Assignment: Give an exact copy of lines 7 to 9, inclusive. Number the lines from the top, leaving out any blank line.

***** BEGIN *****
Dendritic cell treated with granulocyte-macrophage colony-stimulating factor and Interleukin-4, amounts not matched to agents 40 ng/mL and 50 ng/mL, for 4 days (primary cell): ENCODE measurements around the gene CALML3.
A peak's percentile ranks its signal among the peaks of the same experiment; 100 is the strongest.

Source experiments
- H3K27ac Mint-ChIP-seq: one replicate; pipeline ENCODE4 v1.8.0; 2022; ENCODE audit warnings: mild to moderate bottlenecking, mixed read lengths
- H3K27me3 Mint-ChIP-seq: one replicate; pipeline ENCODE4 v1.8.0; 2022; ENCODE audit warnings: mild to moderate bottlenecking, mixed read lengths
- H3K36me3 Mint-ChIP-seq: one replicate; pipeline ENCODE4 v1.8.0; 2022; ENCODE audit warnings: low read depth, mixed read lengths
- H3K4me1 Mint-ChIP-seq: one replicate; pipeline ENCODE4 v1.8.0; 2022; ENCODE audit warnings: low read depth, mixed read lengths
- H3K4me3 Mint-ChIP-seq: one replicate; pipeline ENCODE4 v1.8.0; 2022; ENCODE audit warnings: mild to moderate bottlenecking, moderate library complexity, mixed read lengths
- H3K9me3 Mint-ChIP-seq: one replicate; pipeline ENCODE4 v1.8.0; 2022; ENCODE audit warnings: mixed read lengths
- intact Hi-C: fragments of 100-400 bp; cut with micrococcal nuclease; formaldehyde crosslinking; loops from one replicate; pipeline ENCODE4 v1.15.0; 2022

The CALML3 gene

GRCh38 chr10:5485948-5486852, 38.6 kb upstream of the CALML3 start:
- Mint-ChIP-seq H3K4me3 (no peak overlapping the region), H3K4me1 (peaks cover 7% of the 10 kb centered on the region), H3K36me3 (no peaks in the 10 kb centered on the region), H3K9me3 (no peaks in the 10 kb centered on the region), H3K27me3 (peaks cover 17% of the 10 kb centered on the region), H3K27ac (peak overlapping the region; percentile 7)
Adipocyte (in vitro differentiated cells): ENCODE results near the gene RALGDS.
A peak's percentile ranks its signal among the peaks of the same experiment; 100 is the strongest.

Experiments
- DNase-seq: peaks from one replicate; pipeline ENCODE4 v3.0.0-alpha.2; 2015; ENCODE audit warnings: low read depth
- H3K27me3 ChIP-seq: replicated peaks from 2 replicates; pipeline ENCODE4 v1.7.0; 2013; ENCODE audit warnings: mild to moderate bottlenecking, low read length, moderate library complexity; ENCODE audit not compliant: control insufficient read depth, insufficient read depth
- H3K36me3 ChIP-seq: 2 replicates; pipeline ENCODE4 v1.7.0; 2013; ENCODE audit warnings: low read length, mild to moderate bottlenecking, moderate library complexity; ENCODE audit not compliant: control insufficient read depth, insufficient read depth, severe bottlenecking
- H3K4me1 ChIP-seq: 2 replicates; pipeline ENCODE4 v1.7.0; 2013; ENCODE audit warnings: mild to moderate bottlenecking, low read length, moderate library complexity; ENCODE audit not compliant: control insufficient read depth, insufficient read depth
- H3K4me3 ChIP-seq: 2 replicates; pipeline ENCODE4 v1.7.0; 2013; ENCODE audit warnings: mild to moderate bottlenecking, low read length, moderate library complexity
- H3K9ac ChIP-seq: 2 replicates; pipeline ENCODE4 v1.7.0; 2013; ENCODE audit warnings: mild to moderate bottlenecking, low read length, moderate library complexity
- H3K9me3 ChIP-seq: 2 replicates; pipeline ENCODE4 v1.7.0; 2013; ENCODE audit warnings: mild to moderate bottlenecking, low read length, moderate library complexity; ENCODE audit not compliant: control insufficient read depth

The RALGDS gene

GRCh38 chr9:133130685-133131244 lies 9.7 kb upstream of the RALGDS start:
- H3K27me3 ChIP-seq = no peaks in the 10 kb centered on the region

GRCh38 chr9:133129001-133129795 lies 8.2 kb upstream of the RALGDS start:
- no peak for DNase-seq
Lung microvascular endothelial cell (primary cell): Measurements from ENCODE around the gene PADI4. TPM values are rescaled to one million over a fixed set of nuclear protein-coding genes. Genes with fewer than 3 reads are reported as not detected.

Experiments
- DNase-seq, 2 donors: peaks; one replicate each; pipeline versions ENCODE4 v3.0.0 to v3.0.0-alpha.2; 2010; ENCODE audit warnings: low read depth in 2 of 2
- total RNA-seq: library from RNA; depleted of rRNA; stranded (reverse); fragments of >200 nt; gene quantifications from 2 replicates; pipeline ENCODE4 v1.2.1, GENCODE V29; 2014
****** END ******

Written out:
- H3K4me1 Mint-ChIP-seq: one replicate; pipeline ENCODE4 v1.8.0; 2022; ENCODE audit warnings: low read depth, mixed read lengths
- H3K4me3 Mint-ChIP-seq: one replicate; pipeline ENCODE4 v1.8.0; 2022; ENCODE audit warnings: mild to moderate bottlenecking, moderate library complexity, mixed read lengths
- H3K9me3 Mint-ChIP-seq: one replicate; pipeline ENCODE4 v1.8.0; 2022; ENCODE audit warnings: mixed read lengths